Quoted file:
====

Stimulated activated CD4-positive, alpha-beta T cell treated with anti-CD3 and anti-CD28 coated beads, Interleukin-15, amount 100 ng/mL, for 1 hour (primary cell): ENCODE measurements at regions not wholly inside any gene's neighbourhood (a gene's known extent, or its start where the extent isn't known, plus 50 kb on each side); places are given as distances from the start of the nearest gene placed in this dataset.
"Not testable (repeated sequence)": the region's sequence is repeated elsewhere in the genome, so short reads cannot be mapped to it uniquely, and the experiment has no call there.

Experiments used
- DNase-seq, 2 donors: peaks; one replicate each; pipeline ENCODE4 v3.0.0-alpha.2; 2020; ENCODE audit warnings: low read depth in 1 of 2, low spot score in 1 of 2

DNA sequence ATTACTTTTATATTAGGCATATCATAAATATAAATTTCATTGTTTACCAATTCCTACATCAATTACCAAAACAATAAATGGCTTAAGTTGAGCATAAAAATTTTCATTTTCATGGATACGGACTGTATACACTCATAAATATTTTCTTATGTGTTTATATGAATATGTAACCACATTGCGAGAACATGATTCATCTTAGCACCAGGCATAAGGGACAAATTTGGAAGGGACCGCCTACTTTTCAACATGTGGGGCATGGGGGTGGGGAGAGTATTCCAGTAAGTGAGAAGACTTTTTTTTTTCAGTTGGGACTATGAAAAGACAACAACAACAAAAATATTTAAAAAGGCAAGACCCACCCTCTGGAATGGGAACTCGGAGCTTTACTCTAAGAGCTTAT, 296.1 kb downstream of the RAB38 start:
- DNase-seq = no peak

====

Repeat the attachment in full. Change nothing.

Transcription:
Stimulated activated CD4-positive, alpha-beta T cell treated with anti-CD3 and anti-CD28 coated beads, Interleukin-15, amount 100 ng/mL, for 1 hour (primary cell): ENCODE measurements at regions not wholly inside any gene's neighbourhood (a gene's known extent, or its start where the extent isn't known, plus 50 kb on each side); places are given as distances from the start of the nearest gene placed in this dataset.
"Not testable (repeated sequence)": the region's sequence is repeated elsewhere in the genome, so short reads cannot be mapped to it uniquely, and the experiment has no call there.

Experiments used
- DNase-seq, 2 donors: peaks; one replicate each; pipeline ENCODE4 v3.0.0-alpha.2; 2020; ENCODE audit warnings: low read depth in 1 of 2, low spot score in 1 of 2

DNA sequence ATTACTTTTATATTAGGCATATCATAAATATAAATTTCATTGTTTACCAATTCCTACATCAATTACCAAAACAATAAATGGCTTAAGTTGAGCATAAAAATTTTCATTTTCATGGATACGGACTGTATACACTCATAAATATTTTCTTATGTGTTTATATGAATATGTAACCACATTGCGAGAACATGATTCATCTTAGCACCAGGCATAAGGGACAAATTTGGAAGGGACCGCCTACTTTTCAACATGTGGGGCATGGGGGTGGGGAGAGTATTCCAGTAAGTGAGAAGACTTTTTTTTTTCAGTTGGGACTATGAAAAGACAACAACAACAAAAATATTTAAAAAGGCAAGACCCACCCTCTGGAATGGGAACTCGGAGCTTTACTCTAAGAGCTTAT, 296.1 kb downstream of the RAB38 start:
- DNase-seq = no peak